Abstract

The performance of multimodel ensemble forecasting depends on the weights given to the different models of the ensemble in the postprocessing of the direct model forecasts. This paper compares the following different weighting methods with or without taking into account the single-model performance: equal weighting of models (EW), simple skill-based weighting (SW), using a simple model performance indicator, and weighting by Bayesian model averaging (BMA). These methods are tested for both short-range weather and seasonal temperature forecasts. The prototype seasonal multimodel ensemble is the Development of a European Multimodel Ensemble System for Seasonal-to-Interannual Prediction (DEMETER) system, with four different models and nine forecasts per model. The short-range multimodel prototype system is the European Meteorological Services (EUMETNET) Poor-Man’s Ensemble Prediction System (PEPS), with 14 models and one forecast per model. It is shown that despite the different forecast ranges and spatial scales, the impact of weighting is comparable for both forecast systems and is related to the same ensemble characteristics. In both cases the added value of ensemble forecasting over single-model forecasting increases considerably with the decreasing correlation of the models’ forecast errors, with a relation depending only on the number of models. Also, in both cases a larger spread in model performance increases the added value of combining model forecasts using the performance-based SW or BMA weighting instead of EW. Finally, the more complex BMA weighting adds value over SW only if the best model performs better than the ensemble with EW weighting.

1. Introduction

The purpose of an ensemble prediction system (EPS) is to predict forecast probabilities of weather and climate events by the integration of an ensemble of numerical predictions (Lorenz 1965; Molteni et al. 1996; Ehrendorfer 1997; Palmer 2000). The ensemble members differ because of slightly different initial states, different model setups, or the application of different model systems. In the latter case the ensemble forecast is performed by a multimodel EPS (Atger 1999; Ebert 2001). The spread of the ensemble forecast provides a measure of the trustworthiness of the forecast. Additionally, the average forecast of multiple ensemble members often performs better than a forecast by any single member.

If a global EPS consists of multiple forecast members provided by a single-model, then the EPS predicts forecast probabilities of weather events by the integration of an ensemble of numerical weather predictions, which are initialized with slightly different states. These initial states are usually assumed to be equally realistic, and therefore all forecast members get the same weight in the determination of the forecast probability of an event (see the discussion in Katz and Ehrendorfer 2006). In the case of a limited-area EPS this can change. For example, the Consortium for Small-Scale Modeling (COSMO) Limited-Area EPS (LEPS; Marsigli et al. 2005) weights its members differently. These members are driven by a subset of the members of a global-scale EPS only. The subset of global-scale members is selected by a cluster analysis, and these members have different importance depending on the cluster sizes. This importance is inherited by the members of the limited-area EPS as weights in either the determination of forecast probabilities or the averaging of the members to a single deterministic mean forecast (Ahrens and Walser 2008; Jaun et al. 2008).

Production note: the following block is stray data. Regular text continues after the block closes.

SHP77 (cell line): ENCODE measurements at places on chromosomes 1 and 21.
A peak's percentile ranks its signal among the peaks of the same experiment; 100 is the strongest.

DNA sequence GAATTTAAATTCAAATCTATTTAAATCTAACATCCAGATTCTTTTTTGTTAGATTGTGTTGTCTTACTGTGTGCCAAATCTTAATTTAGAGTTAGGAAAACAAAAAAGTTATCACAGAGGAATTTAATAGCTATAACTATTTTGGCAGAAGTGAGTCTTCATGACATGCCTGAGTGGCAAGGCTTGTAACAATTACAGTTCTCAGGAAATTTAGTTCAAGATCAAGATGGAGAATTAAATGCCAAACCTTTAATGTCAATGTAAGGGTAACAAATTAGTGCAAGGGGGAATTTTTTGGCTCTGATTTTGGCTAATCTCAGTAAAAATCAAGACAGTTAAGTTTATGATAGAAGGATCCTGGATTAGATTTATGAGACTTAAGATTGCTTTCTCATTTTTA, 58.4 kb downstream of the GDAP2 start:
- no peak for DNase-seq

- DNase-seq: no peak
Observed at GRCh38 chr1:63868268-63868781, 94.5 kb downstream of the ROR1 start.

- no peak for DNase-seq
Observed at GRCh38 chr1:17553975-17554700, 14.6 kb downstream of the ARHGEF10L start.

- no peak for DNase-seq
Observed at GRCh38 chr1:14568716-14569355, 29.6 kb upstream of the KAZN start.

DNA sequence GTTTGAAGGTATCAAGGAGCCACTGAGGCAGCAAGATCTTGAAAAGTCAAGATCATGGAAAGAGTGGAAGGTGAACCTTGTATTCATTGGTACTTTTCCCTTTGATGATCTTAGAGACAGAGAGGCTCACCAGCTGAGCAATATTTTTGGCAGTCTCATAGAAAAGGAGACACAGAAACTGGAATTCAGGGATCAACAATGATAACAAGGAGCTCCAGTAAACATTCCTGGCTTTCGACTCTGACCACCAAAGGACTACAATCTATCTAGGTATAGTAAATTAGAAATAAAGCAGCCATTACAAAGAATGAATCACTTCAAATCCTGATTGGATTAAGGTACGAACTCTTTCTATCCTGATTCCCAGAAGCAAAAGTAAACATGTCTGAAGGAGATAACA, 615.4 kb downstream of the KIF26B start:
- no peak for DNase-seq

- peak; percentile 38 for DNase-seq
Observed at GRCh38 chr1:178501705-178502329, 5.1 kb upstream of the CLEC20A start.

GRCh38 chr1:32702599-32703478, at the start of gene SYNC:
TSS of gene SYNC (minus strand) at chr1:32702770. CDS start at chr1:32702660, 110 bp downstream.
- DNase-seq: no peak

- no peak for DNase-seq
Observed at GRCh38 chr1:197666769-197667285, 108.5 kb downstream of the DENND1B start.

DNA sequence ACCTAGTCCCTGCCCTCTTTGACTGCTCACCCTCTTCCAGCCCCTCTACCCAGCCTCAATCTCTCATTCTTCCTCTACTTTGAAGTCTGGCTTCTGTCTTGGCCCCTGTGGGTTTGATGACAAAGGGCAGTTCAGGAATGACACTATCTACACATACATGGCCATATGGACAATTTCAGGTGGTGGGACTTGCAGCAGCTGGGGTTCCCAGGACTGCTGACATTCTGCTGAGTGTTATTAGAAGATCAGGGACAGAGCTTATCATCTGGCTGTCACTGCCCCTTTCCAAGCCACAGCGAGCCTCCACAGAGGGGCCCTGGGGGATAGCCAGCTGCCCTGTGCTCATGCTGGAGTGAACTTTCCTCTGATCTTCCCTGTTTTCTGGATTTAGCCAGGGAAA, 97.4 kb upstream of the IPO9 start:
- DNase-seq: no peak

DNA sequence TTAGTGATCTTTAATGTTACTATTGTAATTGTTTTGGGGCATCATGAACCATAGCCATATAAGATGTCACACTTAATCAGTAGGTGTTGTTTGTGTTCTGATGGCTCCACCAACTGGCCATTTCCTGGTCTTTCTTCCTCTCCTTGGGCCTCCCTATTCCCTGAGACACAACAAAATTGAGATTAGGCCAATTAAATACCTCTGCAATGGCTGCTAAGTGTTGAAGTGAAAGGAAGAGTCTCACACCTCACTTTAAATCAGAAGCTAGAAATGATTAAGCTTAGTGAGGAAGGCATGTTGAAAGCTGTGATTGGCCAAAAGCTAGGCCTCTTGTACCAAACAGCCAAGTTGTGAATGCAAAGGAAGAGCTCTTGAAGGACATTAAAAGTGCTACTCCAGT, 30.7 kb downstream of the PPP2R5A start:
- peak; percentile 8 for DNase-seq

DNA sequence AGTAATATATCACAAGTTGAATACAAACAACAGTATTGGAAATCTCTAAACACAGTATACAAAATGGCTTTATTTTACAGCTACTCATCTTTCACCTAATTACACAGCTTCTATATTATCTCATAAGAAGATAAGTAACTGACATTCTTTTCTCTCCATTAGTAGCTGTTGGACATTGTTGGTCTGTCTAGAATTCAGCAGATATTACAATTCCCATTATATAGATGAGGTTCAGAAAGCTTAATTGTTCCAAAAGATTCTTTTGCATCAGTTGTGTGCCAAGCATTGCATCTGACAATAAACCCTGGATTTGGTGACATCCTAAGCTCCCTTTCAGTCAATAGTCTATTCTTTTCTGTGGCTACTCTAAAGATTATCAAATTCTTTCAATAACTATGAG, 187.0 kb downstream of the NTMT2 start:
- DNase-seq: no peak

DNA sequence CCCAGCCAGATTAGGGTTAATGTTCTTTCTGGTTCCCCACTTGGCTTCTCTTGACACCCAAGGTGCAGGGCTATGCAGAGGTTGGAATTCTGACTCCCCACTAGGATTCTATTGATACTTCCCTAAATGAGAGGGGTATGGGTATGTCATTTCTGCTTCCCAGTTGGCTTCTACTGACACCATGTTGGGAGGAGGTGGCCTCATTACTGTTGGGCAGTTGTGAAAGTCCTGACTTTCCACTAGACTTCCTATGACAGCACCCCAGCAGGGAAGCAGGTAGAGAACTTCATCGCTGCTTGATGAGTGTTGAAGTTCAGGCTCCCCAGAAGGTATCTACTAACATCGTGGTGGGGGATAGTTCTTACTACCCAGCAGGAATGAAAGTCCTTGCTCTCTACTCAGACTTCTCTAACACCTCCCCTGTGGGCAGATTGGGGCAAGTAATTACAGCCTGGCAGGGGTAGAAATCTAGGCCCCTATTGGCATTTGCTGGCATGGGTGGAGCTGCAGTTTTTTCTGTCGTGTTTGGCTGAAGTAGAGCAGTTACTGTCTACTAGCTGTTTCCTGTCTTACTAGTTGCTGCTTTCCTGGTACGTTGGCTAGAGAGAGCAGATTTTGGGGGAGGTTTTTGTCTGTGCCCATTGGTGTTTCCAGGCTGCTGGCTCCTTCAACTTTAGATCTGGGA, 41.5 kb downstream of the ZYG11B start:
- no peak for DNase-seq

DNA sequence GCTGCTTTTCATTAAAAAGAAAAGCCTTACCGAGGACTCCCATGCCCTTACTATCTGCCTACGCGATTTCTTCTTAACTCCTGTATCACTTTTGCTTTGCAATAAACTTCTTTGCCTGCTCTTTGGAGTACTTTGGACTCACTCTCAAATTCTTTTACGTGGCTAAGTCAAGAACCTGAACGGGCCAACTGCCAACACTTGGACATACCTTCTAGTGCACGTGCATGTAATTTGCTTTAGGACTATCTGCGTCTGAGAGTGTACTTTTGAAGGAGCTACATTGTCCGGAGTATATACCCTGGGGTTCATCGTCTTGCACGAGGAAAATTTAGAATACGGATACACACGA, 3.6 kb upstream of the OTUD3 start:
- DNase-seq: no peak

If an EPS consists of a set of forecasts by several different models, then the members are well discriminable because the various models have, in general, different forecast performance. It is then useful to apply different weights to the multimodel EPS members depending on the performance of the models in the preceding forecasts. For example, Krishnamurti et al. (1999) combine the deterministic forecasts of several models using different weights, which are obtained by means of a multilinear regression of the forecast anomalies during a training period. This yields a mean deterministic forecast. The purpose of their application was seasonal ensemble forecasting with global models. A recent paper by Marrocu and Chessa (2008) compares different weighting methods of deterministic short-range forecasts by three limited-area models. For example, they show that Bayesian model averaging (BMA; Raftery et al. 2005; Sloughter et al. 2007) can improve the EPS forecasts of the raw equally weighted ensemble. Performing numerical experiments with toy models, Weigel et al. (2008) have shown that both equally and unequally weighted multimodel ensembles can perform better than the best model within the ensemble of models.

Here, we investigate different multimodel ensemble weighting methods at two different forecast scales. These scales are (i) the global seasonal forecast scale, and (ii) the limited-area short-range forecast scale. For these two scales, the different sources of forecast errors are most important. The forecast performance at the seasonal scale is largely dependent on the description of the physics in the model system. At the limited-area short-range scale the performance depends mainly on the forecast initialization of the limited-area models, and the quality of the driving global models and their initialization. It is the major goal of this paper to compare the impact of weighting in the postprocessing of multimodel ensembles with different forecast scales, and to understand the similarities and/or differences between these impacts. For this goal we implemented three methods of weighting in ensemble forecast postprocessing: equal weighting of models (EW), simple skill-based weighting (SW), using a simple model performance indicator, and weighting by BMA. These methods are described in more detail below.